Peak Malpractice: Ray Robinson’s Jawbone Lake

jawbonelakeLet’s start with the disclaimer: I knew Ray Robinson slightly, when he returned to Manchester at the back end of the 2000s, and we drank together on Oxford Road. The man had a presence, compact and taut and dark, with a precise Lancashire drawl and a back story that read more like a novel than an ordinary life. We’d drink pint after pint and talk about literature and publishing; this continued for around half a year until Ray headed again, on his travels: when I last heard from him, he was in Arizona, researching the book that would become Forgetting Zoe.

His latest novel Jawbone Lake at first therefore surprised me – it seemed too conventional from the outset. The title could be from a midlist American thriller. A man dies in a car crash. This guy is a well loved family/community man: ‘a handsome devil. Women looked at him when he walked down the street. He would always smile back, a swagger in his step … Everybody loved him.’ Then information emerges. Turns out this man, C J Arms, was not such a stand up guy after all, he’s been involved in all sorts of dubious shit, and his grieving son Joe is pulled into the mystery. In an interview with the Raven Crime website, Robinson said that ‘rather than making the crime super-complex and rushing through the plot at breakneck speed, I’ve focused instead on the ripples that spread throughout the families and community involved, as CJ’s secret life is revealed.’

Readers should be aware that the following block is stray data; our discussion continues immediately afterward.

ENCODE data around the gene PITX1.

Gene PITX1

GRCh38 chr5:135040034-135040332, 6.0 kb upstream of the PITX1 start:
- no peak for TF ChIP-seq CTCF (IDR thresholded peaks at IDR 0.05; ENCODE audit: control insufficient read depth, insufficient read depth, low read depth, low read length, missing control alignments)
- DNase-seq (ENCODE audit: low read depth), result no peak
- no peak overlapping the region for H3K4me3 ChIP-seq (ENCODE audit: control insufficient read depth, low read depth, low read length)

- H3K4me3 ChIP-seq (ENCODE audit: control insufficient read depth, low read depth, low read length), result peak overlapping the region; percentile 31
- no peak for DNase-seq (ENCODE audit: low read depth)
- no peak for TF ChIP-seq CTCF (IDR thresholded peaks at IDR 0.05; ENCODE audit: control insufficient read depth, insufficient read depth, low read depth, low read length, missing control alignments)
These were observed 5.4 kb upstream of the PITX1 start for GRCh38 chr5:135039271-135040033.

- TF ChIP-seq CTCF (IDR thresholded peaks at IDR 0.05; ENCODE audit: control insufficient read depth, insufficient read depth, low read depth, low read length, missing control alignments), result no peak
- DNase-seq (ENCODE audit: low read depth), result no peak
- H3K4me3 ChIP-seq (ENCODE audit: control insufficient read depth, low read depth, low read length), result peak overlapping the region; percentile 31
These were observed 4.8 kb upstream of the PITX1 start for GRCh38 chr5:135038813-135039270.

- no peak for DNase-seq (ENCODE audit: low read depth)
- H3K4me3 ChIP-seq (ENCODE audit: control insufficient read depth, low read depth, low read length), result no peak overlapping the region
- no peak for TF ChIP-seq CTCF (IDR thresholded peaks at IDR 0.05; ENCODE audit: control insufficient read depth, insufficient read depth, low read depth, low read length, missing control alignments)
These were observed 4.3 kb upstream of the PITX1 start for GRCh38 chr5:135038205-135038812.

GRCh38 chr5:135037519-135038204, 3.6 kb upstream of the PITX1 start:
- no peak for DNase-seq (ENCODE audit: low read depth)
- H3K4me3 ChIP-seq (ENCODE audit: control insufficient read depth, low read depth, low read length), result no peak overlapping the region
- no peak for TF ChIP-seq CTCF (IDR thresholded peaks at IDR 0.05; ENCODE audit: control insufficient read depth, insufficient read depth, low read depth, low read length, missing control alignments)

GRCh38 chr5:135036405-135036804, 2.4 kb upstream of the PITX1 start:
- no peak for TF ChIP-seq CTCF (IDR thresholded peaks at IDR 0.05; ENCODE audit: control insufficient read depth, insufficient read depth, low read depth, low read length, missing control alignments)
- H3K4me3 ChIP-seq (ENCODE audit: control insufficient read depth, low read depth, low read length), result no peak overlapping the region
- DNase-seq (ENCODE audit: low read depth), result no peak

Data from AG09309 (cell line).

Although ‘Jawbone Lake’ sounds US, the action takes place in rural Derbyshire and the Andalucian coast. This is a High Peak of precarious mountain paths, deep forest and jagged tor, endless reservoirs in which, every other year, some young idiot gets himself drowned. Although the prose isn’t always of the best quality, there’s always a sense of place. ‘Landscapes can act as agents of positive change or protection, or be malign and life threatening,’ Robinson writes. Jawbone Lake is a landscape on which the sun never shines. Robinson’s Spain and England are both drowned in the same sepulchral murk. From the novel: ‘The full moon and swatch of stars lit the surrounding bowl of hills in an insipid, blue-white light, picking out scalloped ice in boot-shaped puddles […] Ahead of them, rowing boats sat frozen into the ice beside a jetty, and, in the far distance, police searchlights illuminated the crash site…’

The difficulty is obvious. Grief should be an uncomplicated process. Yet for the Arms family, when CJ dies, everything they know about him is compromised, and his son is forced to mourn a man who he discovers was involved in an evil trade. How do you grieve for someone you barely knew? There’s a lot of speculation but not many real clues to CJ’s motives. Maybe he needed the money, or the glamour, got involved in criminal enterprise simply for the kicks, or from that old male habit of compartmentalisation. ‘Family secrets are at the heart of all my books,’ Robinson says. ‘Secrets eat away at people and can ruin lives.’ We all have our secrets though, and we all have something to hide. We just have to hope that our secrets, and our choices, don’t impact too harshly on ourselves or others.

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